The points you make in towards the end of your e-mail, treatment of women, jihad etc., are rather silly. Those are minority views and to tar every Muslim with a broad brush will be like condemning all Christians for the ranting of a handful of Christian fundamentalist preachers on the extreme right. Regarding making certain topics off-limits I have addressed the question in my column yesterday. Perhaps you will consider writing letters to the media urging them to demand repealing laws against free speech in.
I am grateful that you took the time to write,
Ships in the night. I tried again:
Thank you for your thoughtful response. There are certainly some things we can agree on--for instance, the laws in some European countries and the proposed law inthat restrict free speech when it comes to the holocaust, blasphemy, and other issues. I share your opinion that these laws are violations of the right of free speech and ought to be repealed.
As to other issues, I am still trying hard and in good faith to understand your reasoning. You wrote in your column that the cartoons demean the Muslim faith and are insulting to Muslims everywhere. You wrote in your e-mail that they were repugnant to you. I'm still trying to understand how and why.
Take, for example, the cartoon which shows a cartoonist working in his study with the shades drawn and only a single lamp illuminating his work. He is working on a drawing--presumably of Mohammed--while perspiring nervously and trying to shield what he is working on from prying eyes. This is a commentary on the fear that writers, artists, and cartoonists experience when they address issues related to Islam. How is this cartoon repugnant or demeaning?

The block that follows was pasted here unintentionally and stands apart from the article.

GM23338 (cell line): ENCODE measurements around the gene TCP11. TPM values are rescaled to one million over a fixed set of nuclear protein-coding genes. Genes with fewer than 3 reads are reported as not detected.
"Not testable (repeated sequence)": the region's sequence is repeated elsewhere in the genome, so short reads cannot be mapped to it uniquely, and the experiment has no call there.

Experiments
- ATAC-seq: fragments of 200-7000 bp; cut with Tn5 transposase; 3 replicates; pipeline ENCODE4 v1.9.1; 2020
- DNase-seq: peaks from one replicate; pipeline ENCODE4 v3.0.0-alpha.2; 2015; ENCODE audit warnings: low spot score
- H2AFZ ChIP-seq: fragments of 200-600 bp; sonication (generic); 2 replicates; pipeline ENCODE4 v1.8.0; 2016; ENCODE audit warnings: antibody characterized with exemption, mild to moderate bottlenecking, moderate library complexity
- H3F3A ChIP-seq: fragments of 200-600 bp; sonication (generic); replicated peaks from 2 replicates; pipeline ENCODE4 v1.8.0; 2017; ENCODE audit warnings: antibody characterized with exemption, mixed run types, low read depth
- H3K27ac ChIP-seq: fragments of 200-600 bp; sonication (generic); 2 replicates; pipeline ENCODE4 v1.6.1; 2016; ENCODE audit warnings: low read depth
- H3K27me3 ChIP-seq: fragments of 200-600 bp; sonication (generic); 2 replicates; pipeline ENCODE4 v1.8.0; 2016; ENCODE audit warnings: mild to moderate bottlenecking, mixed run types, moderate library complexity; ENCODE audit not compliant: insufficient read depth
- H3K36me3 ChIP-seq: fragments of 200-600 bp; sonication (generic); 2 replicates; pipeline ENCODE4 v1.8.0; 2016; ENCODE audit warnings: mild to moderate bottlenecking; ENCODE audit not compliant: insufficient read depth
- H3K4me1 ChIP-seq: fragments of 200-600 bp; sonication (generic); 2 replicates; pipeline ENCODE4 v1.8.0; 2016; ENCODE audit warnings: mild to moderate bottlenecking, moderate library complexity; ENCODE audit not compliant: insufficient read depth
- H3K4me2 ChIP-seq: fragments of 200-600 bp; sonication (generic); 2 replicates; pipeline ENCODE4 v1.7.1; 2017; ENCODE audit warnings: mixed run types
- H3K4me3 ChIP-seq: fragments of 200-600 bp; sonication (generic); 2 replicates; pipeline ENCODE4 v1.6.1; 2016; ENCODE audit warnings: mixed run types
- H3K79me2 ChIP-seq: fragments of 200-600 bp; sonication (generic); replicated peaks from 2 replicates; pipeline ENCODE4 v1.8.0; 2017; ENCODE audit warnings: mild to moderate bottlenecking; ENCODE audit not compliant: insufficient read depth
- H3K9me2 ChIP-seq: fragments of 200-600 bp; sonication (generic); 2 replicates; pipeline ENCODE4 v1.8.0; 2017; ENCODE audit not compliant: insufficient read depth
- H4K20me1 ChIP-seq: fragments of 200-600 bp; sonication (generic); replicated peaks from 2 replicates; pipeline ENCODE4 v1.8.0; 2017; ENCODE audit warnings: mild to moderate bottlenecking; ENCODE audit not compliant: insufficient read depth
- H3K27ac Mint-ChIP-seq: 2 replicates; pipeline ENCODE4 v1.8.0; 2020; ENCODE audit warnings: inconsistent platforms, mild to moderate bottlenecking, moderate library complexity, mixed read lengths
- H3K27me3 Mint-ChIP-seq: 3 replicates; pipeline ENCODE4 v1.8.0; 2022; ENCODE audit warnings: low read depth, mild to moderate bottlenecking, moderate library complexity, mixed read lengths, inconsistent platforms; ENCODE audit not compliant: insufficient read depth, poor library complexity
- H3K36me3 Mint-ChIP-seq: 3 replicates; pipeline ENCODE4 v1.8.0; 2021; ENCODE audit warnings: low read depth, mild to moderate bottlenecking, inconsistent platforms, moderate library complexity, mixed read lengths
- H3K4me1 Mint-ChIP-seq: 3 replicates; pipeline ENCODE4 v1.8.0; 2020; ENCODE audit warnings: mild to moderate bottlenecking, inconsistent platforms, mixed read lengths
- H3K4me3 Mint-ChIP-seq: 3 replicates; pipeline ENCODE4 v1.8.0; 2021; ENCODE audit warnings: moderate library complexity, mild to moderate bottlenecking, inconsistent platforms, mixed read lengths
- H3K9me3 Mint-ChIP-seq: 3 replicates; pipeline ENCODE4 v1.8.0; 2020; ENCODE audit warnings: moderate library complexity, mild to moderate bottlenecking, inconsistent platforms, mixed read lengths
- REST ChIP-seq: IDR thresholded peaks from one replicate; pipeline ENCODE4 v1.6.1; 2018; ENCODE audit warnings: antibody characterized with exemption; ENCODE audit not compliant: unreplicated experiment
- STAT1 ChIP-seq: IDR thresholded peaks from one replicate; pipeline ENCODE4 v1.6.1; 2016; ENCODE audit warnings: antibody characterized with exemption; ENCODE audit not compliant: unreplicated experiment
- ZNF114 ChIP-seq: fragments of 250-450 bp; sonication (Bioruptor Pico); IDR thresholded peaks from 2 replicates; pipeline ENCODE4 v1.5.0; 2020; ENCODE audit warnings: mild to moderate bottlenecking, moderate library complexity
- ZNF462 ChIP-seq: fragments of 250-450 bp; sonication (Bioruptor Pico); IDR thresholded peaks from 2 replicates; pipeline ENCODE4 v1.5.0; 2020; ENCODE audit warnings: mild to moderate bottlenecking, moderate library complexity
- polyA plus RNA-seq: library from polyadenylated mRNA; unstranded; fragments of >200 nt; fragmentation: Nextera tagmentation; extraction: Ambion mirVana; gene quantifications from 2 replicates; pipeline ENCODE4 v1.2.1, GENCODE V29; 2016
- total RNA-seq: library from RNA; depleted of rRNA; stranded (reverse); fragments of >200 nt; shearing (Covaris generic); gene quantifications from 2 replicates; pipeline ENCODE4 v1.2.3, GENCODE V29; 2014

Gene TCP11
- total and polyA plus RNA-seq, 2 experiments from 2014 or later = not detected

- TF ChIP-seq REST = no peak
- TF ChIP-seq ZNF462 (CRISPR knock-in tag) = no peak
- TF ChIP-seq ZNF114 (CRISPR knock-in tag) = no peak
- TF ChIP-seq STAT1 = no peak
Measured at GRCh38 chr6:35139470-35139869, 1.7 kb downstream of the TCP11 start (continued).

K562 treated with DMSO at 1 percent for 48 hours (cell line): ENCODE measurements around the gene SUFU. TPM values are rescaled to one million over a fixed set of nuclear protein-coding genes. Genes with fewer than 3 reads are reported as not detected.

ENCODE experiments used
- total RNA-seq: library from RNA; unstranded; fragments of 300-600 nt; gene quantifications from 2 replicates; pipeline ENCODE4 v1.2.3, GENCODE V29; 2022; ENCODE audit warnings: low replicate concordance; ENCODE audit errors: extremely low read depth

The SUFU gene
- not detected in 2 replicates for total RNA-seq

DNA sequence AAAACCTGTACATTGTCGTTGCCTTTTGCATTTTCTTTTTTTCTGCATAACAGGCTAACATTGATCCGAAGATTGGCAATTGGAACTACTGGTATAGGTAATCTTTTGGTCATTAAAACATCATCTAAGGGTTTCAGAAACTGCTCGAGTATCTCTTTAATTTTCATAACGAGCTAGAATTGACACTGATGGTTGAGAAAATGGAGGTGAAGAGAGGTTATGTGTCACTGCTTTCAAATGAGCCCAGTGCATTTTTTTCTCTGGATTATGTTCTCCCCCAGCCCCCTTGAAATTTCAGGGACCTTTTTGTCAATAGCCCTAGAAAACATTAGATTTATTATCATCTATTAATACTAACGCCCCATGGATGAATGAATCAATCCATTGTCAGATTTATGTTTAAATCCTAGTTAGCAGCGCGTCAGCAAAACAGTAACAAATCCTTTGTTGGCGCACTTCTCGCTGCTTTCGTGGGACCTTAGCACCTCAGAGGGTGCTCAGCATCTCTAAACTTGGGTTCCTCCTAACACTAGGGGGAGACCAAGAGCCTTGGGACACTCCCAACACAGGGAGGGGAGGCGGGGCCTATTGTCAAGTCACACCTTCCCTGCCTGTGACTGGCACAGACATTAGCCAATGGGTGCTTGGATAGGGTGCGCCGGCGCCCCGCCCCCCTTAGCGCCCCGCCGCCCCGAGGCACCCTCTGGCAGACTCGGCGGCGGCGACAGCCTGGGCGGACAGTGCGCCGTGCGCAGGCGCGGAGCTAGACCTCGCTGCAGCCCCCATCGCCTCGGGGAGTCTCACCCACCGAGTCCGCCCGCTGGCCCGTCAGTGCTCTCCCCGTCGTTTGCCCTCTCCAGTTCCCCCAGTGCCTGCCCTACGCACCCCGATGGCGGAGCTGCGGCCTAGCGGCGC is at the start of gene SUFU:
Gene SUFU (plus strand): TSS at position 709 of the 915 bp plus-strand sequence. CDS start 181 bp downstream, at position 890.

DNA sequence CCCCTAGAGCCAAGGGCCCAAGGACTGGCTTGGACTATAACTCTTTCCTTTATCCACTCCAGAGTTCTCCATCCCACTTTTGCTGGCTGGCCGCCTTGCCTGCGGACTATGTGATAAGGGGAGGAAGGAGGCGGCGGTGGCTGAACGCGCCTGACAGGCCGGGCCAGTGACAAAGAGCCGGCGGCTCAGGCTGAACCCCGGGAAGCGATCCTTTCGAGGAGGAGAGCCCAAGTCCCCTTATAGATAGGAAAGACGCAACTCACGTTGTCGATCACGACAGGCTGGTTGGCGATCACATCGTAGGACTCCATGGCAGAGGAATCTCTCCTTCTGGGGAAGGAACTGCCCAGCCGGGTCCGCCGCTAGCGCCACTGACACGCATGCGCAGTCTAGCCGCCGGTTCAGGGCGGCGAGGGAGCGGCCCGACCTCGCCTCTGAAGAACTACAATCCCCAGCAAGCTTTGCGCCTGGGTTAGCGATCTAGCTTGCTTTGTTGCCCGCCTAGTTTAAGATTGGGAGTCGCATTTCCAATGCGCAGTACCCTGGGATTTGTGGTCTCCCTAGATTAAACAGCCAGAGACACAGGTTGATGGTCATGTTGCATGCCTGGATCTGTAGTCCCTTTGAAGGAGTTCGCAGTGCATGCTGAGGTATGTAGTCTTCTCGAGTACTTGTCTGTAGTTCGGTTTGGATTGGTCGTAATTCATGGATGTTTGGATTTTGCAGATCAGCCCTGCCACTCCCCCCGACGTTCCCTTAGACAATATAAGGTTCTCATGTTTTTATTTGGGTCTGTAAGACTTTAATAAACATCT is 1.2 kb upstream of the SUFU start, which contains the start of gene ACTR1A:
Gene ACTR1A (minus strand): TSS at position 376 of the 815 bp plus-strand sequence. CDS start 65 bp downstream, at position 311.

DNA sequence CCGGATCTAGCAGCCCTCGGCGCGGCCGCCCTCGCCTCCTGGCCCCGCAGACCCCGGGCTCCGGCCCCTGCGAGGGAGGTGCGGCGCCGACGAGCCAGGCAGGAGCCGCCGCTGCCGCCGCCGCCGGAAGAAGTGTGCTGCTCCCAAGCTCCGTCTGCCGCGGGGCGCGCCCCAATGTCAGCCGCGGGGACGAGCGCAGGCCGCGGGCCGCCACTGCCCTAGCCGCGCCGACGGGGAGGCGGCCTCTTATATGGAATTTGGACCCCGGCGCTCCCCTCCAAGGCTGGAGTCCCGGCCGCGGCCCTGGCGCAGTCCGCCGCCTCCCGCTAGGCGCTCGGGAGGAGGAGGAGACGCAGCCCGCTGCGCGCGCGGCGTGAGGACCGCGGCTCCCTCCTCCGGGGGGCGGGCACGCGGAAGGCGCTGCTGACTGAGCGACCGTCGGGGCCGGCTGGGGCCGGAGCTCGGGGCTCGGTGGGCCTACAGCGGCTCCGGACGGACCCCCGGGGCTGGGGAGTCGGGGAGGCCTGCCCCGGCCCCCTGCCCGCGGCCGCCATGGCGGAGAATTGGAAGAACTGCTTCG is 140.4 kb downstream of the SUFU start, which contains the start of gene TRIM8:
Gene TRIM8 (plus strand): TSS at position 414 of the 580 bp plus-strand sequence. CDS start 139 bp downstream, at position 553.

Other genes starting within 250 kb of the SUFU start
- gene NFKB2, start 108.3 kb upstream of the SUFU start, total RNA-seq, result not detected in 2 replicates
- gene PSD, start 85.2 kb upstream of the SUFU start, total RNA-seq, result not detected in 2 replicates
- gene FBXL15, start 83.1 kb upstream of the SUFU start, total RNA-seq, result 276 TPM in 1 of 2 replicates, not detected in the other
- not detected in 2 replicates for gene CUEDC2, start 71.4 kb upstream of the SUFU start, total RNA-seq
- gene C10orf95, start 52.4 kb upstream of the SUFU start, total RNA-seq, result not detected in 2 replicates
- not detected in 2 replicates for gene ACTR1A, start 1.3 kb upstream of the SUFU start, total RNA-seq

Take another example, the one which shows a bearded, black-turbanned man (again, presumably Mohammed). The turban morphs into a bomb. This is a commentary on how a few extremists have committed terrible acts of violence supposedly in the name of Islam. It reminds me of a T-shirt my son owns which says "Who would Jesus bomb?" which is a commentary on how some American leaders have attempted to justify terrible acts of violence in the name of Christianity. So again, how is that cartoon repugnant or demeaning?
Please understand--I do not for a minute question the genuineness of your convictions and interpretations. I just don't understand the chain of reasoning that leads you to them.
Yours very truly,
And finally the response:
The cartoons are repugnant to me because they willfully demean my faith and me. It is no different when Christians (and other people of conscious [sic]) take offense when Jesus or Mary is willfully insulted. We may not take to the streets but the hurt is there.
And there you have it: it is what it is (a contemporary verbal tic I truly despise). It's insulting because it's offensive and offensive because it's insulting. You must not be disrespectful of my religious views, however ludicrous they may be. You must even refrain from pointing out how ludicrous they are.
How ironic that a belief system that purports to hold great truths and lessons retreats from the give-and-take of discourse when challenged and falls back on circular arguments. Adherents of any religion that wants to be taken seriously would do well to get over their tetchiness.